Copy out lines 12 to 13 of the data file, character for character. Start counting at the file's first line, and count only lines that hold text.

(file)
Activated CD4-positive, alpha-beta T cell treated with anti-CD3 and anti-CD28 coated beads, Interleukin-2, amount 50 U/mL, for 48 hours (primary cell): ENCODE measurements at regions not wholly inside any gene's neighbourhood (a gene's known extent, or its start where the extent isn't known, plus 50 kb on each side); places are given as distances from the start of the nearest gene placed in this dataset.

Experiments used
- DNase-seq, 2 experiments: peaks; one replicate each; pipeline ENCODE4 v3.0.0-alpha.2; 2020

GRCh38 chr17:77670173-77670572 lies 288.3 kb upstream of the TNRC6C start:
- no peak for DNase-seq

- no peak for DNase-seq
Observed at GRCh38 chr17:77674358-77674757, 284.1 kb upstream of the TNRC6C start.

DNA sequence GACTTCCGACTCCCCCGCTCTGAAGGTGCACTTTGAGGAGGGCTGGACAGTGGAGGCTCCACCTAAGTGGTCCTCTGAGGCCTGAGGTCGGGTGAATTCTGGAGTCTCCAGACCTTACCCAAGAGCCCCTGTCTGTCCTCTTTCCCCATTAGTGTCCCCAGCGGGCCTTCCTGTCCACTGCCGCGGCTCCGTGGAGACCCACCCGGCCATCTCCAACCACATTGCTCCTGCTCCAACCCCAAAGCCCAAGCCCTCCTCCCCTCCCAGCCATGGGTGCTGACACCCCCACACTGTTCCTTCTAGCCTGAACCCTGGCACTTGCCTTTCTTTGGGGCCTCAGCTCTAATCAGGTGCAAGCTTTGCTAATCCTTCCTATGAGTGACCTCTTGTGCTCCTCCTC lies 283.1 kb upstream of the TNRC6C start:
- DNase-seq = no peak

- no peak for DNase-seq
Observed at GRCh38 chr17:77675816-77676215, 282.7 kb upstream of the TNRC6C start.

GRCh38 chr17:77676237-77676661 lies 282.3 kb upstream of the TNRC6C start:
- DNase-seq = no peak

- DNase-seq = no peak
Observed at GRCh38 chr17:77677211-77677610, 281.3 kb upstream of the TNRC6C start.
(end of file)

GRCh38 chr17:77676237-77676661 lies 282.3 kb upstream of the TNRC6C start:
- DNase-seq = no peak